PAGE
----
Featured News 2013 Theft Deductions and Building Contractor Fraud

Theft Deductions and Building Contractor Fraud

You have probably heard of a situation like this before: a homeowner hires an independent contractor to work on his home and complete a remodeling project. While the contractor starts out on the project with enthusiasm, as time progresses his performance starts to dwindle. Eventually, the contractor stops working altogether, leaving the project unfinished. In other situations, a contractor may tear down walls in your house and start a remodeling project, only to pass away suddenly.

While this is a tragedy, it is common for homeowners to discover later that the contractor was a drug addict, which is why he was self-employed. He had a lack of ability to get a job through a company, so he may have developed his own contracting business. Now, you are left with a half-finished house even though you have already made payments on the work. Both of these situations are considered contractor fraud, and this is a shockingly common occurrence in the United States.

According to Nolo, this can be a serious issue. You may lose a significant amount of money as a result of contractor fraud, and your home may be damaged from demolition or weather elements to the exposed parts of the house. Whether your contractor abandons the project, passes away, or eventually admits that he does not know how to complete the work, it can often be considered an act of fraud and you have the right to get the courts involved. In some cases, homeowners who are victims of contractor fraud can also get a theft deduction on their taxes from the IRS.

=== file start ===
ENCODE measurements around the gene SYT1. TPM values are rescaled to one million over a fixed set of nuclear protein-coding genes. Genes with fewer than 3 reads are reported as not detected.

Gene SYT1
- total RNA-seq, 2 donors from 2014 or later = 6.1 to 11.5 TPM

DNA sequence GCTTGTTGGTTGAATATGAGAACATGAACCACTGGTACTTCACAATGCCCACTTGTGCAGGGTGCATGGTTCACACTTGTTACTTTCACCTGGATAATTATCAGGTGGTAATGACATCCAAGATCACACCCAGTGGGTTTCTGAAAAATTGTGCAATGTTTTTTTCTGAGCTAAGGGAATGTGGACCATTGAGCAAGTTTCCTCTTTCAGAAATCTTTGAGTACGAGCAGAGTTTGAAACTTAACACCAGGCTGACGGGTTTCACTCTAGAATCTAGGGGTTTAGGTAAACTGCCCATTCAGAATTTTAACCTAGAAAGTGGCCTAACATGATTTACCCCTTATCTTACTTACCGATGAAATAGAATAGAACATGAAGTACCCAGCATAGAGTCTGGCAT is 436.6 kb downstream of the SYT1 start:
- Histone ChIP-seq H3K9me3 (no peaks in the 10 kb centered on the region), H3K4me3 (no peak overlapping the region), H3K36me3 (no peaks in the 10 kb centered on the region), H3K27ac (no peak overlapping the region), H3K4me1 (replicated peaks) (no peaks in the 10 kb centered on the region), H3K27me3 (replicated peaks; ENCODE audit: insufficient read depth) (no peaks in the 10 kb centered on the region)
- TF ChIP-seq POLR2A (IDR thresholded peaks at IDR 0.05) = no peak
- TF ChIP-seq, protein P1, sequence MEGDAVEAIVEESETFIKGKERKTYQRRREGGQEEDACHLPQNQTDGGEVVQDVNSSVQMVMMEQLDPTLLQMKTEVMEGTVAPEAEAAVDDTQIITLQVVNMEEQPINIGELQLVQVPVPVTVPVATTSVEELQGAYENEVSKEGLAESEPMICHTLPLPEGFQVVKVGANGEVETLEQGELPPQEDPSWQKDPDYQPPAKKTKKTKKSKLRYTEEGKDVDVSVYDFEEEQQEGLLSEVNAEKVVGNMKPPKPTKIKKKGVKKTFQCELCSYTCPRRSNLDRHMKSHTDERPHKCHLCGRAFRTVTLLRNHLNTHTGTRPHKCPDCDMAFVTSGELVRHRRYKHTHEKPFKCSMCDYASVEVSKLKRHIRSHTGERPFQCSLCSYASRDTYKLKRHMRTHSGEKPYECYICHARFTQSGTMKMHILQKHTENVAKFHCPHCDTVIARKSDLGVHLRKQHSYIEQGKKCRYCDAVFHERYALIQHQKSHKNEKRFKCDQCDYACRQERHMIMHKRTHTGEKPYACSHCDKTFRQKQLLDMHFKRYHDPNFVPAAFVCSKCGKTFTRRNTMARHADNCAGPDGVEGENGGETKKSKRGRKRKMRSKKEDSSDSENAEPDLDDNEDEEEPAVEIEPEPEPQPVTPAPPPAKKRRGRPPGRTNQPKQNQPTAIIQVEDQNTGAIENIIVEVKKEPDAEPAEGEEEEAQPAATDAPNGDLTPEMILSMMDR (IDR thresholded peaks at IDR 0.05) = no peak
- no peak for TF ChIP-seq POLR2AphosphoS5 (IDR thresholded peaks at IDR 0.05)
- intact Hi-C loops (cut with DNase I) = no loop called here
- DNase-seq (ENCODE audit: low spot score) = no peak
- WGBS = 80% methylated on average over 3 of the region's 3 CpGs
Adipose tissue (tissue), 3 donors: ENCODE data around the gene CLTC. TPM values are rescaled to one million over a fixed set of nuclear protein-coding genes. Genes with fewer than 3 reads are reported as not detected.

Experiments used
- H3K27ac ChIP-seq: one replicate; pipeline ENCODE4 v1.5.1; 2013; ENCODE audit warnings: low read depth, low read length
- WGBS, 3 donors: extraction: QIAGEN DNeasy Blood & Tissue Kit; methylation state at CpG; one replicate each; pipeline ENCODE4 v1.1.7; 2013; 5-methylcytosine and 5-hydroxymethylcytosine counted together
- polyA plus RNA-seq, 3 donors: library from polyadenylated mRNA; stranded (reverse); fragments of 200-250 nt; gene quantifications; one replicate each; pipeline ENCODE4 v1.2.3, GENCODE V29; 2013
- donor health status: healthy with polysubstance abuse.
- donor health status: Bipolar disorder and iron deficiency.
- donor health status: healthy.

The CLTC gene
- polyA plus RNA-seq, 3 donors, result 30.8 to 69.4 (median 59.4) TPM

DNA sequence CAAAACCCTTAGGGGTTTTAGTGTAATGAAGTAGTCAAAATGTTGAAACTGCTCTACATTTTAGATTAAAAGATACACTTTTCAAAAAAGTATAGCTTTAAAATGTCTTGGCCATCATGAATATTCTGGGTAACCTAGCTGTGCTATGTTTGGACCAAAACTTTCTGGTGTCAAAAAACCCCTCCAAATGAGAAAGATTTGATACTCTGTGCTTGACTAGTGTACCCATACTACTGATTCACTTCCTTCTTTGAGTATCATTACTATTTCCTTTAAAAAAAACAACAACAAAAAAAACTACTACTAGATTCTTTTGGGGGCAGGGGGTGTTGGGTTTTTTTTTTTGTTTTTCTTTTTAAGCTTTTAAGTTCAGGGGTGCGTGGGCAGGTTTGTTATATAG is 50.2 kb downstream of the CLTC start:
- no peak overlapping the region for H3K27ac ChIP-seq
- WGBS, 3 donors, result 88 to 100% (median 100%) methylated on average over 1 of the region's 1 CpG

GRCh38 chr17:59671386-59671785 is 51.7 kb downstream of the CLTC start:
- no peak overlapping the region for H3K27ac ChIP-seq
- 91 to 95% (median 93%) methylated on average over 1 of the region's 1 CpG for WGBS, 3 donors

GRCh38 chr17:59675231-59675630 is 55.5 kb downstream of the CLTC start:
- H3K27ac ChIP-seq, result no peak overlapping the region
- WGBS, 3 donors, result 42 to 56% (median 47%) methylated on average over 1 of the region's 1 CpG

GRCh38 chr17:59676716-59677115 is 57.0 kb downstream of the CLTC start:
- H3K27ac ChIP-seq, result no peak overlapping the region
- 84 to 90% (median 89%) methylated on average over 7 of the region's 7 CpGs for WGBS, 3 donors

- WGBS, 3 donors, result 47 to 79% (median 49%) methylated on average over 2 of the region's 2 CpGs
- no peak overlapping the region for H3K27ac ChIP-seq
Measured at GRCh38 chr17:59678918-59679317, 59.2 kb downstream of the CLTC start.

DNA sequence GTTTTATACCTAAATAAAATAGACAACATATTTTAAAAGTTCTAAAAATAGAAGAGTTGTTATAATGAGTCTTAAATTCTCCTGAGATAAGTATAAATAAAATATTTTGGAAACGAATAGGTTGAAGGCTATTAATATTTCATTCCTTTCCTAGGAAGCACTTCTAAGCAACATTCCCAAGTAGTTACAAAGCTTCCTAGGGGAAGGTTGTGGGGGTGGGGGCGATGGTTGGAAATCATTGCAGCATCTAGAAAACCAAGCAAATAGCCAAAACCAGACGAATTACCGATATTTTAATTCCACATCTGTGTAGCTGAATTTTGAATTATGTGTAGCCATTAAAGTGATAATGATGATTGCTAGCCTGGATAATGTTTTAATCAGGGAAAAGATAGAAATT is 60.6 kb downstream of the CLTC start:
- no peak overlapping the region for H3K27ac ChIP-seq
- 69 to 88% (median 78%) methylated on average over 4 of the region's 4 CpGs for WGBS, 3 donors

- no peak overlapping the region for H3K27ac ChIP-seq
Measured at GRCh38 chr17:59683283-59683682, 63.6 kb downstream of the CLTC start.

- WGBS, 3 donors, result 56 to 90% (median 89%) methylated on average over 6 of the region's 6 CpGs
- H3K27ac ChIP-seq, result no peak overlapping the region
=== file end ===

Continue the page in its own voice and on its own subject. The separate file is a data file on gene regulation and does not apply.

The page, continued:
In one example, a couple was left with an unfinished home after their contractor died from a drug overdose at the age of 30. The couple sued the deceased contractor's insurer and settled for $10,000, and then asked for a theft deduction on their tax form. They claimed a $188,070 deduction, but it was denied.

The couple decided to appeal their case to the U.S. Tax Court, and upon doing so they were able to win the case. The original denial from the IRS claimed that the couple could not claim a deduction because their situation was not described as theft under the state law. Yet the U.S. Tax Court declared that the couple was robbed because they paid for a service that a contractor had no intention of carrying out.

In almost all cases, uninsured losses of property that are due to theft are tax deductible. For tax purposes, theft is any criminal appropriation of another person's property by swindling, false pretenses, and any other form of guile. This means that if you can show that you were lied to and deceived by a contractor, you can probably receive a theft deduction as a result. You cannot claim a theft deduction if the contractor does the promised work, even if it is of poor quality. For example, if your contractor paints a wall as asked, but does a poor job, this is not considered theft.

At most this can be considered negligence, or sometimes it can be listed as breach of contract. In these situations, you can probably sue the contractor personally for doing a poor job on the remodeling job. You can also sue for negligence if the contractor fails to preserve your home from weather damage using tarps and other weather-shielding options. If you need more information, then you can talk to a local real estate attorney about your case. Hire a real estate lawyer near you to discuss your contractor fraud situation and determine the best course of action to pursue damages and reimbursement for expenses.

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